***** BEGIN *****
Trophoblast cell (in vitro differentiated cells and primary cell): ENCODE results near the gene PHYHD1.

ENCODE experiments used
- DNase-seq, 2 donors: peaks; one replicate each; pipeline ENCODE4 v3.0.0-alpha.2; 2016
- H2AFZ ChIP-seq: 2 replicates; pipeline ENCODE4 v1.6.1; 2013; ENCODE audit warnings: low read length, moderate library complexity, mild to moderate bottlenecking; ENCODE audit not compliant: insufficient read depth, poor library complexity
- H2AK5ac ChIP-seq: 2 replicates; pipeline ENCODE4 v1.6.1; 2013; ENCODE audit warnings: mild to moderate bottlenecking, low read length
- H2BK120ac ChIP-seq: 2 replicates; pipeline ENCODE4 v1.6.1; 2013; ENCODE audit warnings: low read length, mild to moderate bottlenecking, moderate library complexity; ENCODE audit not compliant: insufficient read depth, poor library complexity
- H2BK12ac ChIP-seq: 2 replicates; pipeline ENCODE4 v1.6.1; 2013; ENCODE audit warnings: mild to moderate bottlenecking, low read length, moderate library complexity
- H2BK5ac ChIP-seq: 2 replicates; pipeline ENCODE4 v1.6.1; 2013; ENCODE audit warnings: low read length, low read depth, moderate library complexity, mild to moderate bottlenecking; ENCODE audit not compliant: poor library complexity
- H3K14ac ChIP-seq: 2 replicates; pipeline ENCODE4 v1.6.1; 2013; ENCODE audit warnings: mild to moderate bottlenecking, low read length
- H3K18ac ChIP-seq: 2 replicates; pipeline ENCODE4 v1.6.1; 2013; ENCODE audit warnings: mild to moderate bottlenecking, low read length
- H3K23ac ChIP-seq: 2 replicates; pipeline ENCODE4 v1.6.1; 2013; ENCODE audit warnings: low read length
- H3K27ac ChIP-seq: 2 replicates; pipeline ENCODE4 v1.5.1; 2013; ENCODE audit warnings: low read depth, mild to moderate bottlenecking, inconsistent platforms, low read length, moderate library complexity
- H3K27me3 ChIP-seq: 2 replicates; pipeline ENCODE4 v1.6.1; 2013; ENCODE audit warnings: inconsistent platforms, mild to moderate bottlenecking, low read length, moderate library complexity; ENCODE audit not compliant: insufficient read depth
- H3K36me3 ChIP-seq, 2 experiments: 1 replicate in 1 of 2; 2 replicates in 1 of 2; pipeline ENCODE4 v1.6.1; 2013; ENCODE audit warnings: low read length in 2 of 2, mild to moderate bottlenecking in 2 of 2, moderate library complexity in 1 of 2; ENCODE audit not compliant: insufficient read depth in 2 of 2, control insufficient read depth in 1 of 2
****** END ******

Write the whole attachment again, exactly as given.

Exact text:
Trophoblast cell (in vitro differentiated cells and primary cell): ENCODE results near the gene PHYHD1.

ENCODE experiments used
- DNase-seq, 2 donors: peaks; one replicate each; pipeline ENCODE4 v3.0.0-alpha.2; 2016
- H2AFZ ChIP-seq: 2 replicates; pipeline ENCODE4 v1.6.1; 2013; ENCODE audit warnings: low read length, moderate library complexity, mild to moderate bottlenecking; ENCODE audit not compliant: insufficient read depth, poor library complexity
- H2AK5ac ChIP-seq: 2 replicates; pipeline ENCODE4 v1.6.1; 2013; ENCODE audit warnings: mild to moderate bottlenecking, low read length
- H2BK120ac ChIP-seq: 2 replicates; pipeline ENCODE4 v1.6.1; 2013; ENCODE audit warnings: low read length, mild to moderate bottlenecking, moderate library complexity; ENCODE audit not compliant: insufficient read depth, poor library complexity
- H2BK12ac ChIP-seq: 2 replicates; pipeline ENCODE4 v1.6.1; 2013; ENCODE audit warnings: mild to moderate bottlenecking, low read length, moderate library complexity
- H2BK5ac ChIP-seq: 2 replicates; pipeline ENCODE4 v1.6.1; 2013; ENCODE audit warnings: low read length, low read depth, moderate library complexity, mild to moderate bottlenecking; ENCODE audit not compliant: poor library complexity
- H3K14ac ChIP-seq: 2 replicates; pipeline ENCODE4 v1.6.1; 2013; ENCODE audit warnings: mild to moderate bottlenecking, low read length
- H3K18ac ChIP-seq: 2 replicates; pipeline ENCODE4 v1.6.1; 2013; ENCODE audit warnings: mild to moderate bottlenecking, low read length
- H3K23ac ChIP-seq: 2 replicates; pipeline ENCODE4 v1.6.1; 2013; ENCODE audit warnings: low read length
- H3K27ac ChIP-seq: 2 replicates; pipeline ENCODE4 v1.5.1; 2013; ENCODE audit warnings: low read depth, mild to moderate bottlenecking, inconsistent platforms, low read length, moderate library complexity
- H3K27me3 ChIP-seq: 2 replicates; pipeline ENCODE4 v1.6.1; 2013; ENCODE audit warnings: inconsistent platforms, mild to moderate bottlenecking, low read length, moderate library complexity; ENCODE audit not compliant: insufficient read depth
- H3K36me3 ChIP-seq, 2 experiments: 1 replicate in 1 of 2; 2 replicates in 1 of 2; pipeline ENCODE4 v1.6.1; 2013; ENCODE audit warnings: low read length in 2 of 2, mild to moderate bottlenecking in 2 of 2, moderate library complexity in 1 of 2; ENCODE audit not compliant: insufficient read depth in 2 of 2, control insufficient read depth in 1 of 2